These, then, are the two points I wanted to make. First, that human beings, all over the earth, have this curious idea that they ought to behave in a certain way, and cannot really get rid of it. Secondly, that they do not in fact behave in that way. They know the Law of Nature; they break it. These two facts are the foundation of all clear thinking about ourselves and the universe we live in.
2. Some Objections
If they are the foundation, I had better stop to make that foundation firm before I go on. Some of the letters I have had show-that a good many people find it difficult to understand just what this Law of Human Nature, or Moral Law, or Rule of Decent Behaviour is.
For example, some people wrote to me saying, "Isn't what you call the Moral Law simply our herd instinct and hasn't it been developed just like all our other instincts?" Now I do not deny that we may have a herd instinct: but that is not what I mean by the Moral Law. We all know what it feels like to be prompted by instinct-by mother love, or sexual instinct, or the instinct for food. It means that you feel a strong want or desire to act in a certain way. And, of course, we sometimes do feel just that sort of desire to help another person: and no doubt that desire is due to the herd instinct. But feeling a desire to help is quite different from feeling that you ought to help whether you want to or not. Supposing you hear a cry for help from a man in danger. You will probably feel two desires-one a desire to give help (due to your herd instinct), the other a desire to keep out of danger (due to the instinct for self-preservation). But you will find inside you, in addition to these two impulses, a third thing which tells you that you ought to follow the impulse to help, and suppress the impulse to run away. Now this thing that judges between two instincts, that decides which should be encouraged, cannot itself be either of them. You might as well say that the sheet of music which tells you, at a given moment, to play one note on the piano and not another, is itself one of the notes on the keyboard. The Moral Law tells us the tune we have to play: our instincts are merely the keys.
Another way of seeing that the Moral Law is not simply one of our instincts is this. If two instincts are in conflict, and there is nothing in a creature's mind except those two instincts, obviously the stronger of the two must win. But at those moments when we are most conscious of the Moral Law, it usually seems to be telling us to side with the weaker of the two impulses. You probably want to be safe much more than you want to help the man who is drowning: but the Moral Law tells you to help him all the same. And surely it often tells us to try to make the right impulse stronger than it naturally is? I mean, we often feel it our duty to stimulate the herd instinct, by waking up our imaginations and arousing our pity and so on, so as to get up enough steam for doing the right thing. But clearly we are not acting from instinct when we set about making an instinct stronger than it is. The thing that says to you, "Your herd instinct is asleep. Wake it up," cannot itself be the herd instinct. The thing that tells you which note on the piano needs to be played louder cannot itself be that note.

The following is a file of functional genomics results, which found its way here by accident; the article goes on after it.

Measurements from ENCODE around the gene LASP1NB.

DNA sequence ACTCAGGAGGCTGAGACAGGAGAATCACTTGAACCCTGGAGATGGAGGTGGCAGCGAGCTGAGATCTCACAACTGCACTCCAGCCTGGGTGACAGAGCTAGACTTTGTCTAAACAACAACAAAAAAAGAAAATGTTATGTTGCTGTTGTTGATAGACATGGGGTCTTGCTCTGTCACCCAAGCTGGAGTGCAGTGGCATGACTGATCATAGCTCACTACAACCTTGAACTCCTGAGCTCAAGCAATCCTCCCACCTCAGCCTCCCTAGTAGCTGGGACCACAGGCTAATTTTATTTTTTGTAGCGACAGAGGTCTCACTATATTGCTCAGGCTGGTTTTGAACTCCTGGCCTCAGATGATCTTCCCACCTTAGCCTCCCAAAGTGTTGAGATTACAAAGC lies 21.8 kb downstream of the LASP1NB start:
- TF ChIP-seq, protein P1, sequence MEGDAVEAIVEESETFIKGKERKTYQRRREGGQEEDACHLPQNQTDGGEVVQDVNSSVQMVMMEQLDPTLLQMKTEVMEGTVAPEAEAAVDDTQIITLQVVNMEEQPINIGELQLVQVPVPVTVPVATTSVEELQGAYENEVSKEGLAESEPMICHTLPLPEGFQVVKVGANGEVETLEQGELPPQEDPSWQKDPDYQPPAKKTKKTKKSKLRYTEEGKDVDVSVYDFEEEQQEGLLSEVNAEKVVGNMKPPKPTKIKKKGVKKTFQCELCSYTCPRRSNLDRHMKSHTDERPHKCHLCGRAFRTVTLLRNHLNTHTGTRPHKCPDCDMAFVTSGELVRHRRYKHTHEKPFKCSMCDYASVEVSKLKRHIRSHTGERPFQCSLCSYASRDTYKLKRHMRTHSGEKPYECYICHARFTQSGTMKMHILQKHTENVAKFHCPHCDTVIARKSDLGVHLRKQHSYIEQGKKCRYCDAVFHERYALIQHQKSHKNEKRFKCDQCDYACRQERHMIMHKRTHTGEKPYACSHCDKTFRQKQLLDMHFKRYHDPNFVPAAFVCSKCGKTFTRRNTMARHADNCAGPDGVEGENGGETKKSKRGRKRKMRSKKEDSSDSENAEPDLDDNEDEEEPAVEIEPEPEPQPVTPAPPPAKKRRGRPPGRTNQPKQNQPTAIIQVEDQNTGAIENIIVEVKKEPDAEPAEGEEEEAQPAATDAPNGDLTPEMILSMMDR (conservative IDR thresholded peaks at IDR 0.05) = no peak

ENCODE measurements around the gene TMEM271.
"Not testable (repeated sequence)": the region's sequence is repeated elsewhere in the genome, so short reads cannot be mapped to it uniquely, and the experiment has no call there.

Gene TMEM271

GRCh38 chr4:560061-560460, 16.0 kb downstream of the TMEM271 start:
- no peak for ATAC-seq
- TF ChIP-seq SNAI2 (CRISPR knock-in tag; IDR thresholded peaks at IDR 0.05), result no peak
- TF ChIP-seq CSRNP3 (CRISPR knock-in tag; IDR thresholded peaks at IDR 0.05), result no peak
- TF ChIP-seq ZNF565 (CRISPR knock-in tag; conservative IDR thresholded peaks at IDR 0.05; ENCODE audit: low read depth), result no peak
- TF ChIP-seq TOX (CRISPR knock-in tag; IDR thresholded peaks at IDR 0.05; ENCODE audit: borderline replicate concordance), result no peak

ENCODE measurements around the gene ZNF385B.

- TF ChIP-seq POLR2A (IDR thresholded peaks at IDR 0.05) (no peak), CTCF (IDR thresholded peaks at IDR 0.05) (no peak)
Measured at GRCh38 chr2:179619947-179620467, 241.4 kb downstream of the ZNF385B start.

Here is a third way of seeing it If the Moral Law was one of our instincts, we ought to be able to point to some one impulse inside us which was always what we call "good," always in agreement with the rule of right behaviour. But you cannot. There is none of our impulses which the Moral Law may not sometimes tell us to suppress, and none which it may not sometimes tell us to encourage. It is a mistake to think that some of our impulses- say mother love or patriotism-are good, and others, like sex or the fighting instinct, are bad. All we mean is that the occasions on which the fighting instinct or the sexual desire need to be restrained are rather more frequent than those for restraining mother love or patriotism. But there are situations in which it is the duty of a married man to encourage his sexual impulse and of a soldier to encourage the fighting instinct. There are also occasions on which a mother's love for her own children or a man's love for his own country have to be suppressed or they will lead to unfairness towards other people's children or countries. Strictly speaking, there are no such things as good and bad impulses. Think once again of a piano. It has not got two kinds of notes on it, the "right" notes and the "wrong" ones. Every single note is right at one time and wrong at another. The Moral Law is not any one instinct or any set of instincts: it is something which makes a kind of tune (the tune we call goodness or right conduct) by directing the instincts.